I also wanted to take a moment to update you on college life. I go to Worcester Polytechnic Institute (WPI), majoring in robotics engineering. WPI's robotics degree program is a combination of electrical engineering, mechanical engineering, and computer science and programming. I want to focus on the mechanical aspect of robotics, but every robotics engineering major must study all three areas extensively.
It was easy to adjust to the college schedule. WPI has four terms, or quarters, during the year, much like high school marking periods. Everyone takes three to four classes per term. Our seven week classes equate to ordinary 14 week classes at other colleges. Terms pass very quickly, but they are manageable.
My classes are rigorous, but very enjoyable. For the first two terms I did not take any specific engineering courses, only prerequisite physics and calculus classes. I also took WPI's freshman seminar course, where I was part of a team assigned to solve a problem related to technology in education. In the spring, I'll have my first electrical engineering and computer science courses, as well as history, literature, differential equations, and my first robotics engineering class.
I've found most rumors about college to be true. One homework problem does in fact take up multiple pages, and up to an hour, even if it doesn't count for much. No, you don't have to go to class, but if you miss it you'll be behind. Studying engineering takes up a lot of time, but there is still plenty of free time as long as you organize yourself well. Most importantly, you will be challenged, but nobody wants you to fail, and there are plenty of people who will help you if you need it.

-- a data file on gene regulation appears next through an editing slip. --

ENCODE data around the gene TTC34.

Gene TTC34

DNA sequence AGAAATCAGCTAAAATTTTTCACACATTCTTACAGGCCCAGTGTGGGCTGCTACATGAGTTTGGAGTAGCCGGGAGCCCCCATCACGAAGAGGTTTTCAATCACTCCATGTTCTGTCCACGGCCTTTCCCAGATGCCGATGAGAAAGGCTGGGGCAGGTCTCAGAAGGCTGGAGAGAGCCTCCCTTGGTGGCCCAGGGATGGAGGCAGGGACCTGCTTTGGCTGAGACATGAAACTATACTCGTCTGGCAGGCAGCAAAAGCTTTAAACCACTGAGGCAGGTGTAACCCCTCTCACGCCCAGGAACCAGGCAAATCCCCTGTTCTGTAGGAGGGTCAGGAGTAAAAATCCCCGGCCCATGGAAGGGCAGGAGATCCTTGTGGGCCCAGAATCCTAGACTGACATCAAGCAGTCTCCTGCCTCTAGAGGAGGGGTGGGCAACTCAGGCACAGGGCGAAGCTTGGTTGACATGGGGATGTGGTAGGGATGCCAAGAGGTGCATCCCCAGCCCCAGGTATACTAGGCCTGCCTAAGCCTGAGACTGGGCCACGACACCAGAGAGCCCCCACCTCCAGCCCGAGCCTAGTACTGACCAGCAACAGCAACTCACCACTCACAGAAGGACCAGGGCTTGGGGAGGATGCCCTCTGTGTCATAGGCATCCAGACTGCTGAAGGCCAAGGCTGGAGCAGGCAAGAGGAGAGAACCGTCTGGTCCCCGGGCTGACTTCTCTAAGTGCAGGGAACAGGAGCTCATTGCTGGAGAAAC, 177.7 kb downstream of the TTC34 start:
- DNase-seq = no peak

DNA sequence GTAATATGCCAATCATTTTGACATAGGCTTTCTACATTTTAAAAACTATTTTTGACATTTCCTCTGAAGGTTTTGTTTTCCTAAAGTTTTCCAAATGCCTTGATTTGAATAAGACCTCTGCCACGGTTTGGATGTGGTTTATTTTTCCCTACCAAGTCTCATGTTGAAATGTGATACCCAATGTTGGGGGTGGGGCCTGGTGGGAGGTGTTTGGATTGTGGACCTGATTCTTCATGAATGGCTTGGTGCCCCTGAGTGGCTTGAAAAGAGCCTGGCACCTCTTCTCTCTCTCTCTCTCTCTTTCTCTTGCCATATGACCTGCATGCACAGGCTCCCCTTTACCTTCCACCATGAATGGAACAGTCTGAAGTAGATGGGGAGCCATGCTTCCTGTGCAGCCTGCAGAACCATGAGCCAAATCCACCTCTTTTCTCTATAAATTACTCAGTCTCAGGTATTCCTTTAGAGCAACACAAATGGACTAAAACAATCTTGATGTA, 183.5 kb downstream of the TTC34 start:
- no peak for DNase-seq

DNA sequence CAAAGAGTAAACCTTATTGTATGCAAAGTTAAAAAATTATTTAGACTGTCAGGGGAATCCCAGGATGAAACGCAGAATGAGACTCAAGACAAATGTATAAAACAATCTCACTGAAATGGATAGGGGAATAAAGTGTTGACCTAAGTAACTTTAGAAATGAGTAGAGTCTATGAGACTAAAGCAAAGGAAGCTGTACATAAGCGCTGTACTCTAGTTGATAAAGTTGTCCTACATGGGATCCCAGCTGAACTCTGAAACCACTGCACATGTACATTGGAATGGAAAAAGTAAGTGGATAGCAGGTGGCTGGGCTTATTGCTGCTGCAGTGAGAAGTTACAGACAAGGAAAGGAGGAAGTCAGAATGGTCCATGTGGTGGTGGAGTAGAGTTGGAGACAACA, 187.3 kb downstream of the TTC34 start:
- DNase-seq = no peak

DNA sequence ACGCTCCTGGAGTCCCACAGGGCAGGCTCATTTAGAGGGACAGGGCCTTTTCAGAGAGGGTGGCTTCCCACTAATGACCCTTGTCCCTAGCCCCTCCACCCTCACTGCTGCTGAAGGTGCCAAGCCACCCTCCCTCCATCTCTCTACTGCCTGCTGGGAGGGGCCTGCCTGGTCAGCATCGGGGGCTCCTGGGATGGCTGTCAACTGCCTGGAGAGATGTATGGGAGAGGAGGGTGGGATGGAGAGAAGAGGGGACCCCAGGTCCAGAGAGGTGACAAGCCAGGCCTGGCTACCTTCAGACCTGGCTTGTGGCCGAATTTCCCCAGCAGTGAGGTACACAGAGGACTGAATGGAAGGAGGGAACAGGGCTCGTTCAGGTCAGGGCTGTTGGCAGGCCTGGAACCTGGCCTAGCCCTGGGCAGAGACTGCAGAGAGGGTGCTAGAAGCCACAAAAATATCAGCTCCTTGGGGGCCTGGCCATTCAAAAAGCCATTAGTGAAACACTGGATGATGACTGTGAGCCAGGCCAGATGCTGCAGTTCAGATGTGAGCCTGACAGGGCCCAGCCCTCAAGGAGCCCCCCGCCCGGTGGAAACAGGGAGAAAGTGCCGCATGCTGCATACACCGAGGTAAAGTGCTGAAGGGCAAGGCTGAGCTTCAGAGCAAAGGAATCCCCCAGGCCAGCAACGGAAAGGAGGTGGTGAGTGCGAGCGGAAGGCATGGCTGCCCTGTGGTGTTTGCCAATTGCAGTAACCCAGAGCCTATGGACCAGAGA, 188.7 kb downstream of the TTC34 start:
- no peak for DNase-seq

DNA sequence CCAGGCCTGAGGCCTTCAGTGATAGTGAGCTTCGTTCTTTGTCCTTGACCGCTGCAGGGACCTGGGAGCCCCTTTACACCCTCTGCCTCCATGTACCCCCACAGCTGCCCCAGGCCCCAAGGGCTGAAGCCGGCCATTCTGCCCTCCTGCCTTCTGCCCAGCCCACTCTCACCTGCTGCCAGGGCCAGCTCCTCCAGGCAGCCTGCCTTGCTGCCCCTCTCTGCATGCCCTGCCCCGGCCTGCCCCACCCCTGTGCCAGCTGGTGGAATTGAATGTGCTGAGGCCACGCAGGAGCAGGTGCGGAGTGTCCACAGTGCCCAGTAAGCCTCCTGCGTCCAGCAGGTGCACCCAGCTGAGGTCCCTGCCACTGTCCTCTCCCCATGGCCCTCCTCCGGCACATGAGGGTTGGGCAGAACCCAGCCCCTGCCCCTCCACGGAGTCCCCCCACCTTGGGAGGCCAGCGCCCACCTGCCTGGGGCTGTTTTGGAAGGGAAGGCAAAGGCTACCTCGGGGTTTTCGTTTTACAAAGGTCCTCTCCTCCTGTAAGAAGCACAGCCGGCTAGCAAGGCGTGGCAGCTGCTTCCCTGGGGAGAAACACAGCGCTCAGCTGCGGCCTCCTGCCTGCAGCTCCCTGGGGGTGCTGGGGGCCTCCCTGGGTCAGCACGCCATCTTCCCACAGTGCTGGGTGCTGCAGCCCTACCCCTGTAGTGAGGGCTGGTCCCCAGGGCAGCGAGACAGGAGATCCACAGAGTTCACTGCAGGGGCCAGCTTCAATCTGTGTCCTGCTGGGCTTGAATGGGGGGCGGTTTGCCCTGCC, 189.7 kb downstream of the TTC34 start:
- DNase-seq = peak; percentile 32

To get involved, I got a job in a surface metrology lab on campus, studying the fine-scale roughness of surfaces. Ever since my EVO lab internship, I've wanted to get back into a lab. In fact, having that experience helped me get the job. All of the skills I learned there are proving to be extremely helpful. My new lab job is a good opportunity to build connections and study something interesting outside of class. Surface roughness of materials actually turns out to be a very fascinating and important property. Looking at things under a microscope might not sound too exciting, but it's very cool and I love my job.
I also plan to join Engineers Without Borders, an organization that does projects to help communities around the world. The challenge and experience of designing something for real world use to help people in need speaks to everything I believe in. College is full of ways to find and pursue your passion in ways you never could have imagined, as I have discovered.
The general experience of studying engineering in college has been cathartic and satisfying. If you're anything like me, you will thoroughly enjoy the increased freedom and decreased pressure that comes with college. I've wanted to study engineering for a long time; finally being able to without distraction is liberating.
Good luck in the last few months of senior year, and I would be happy to help if you ever want to know more about college or the process of getting there.
Robotics Engineering '19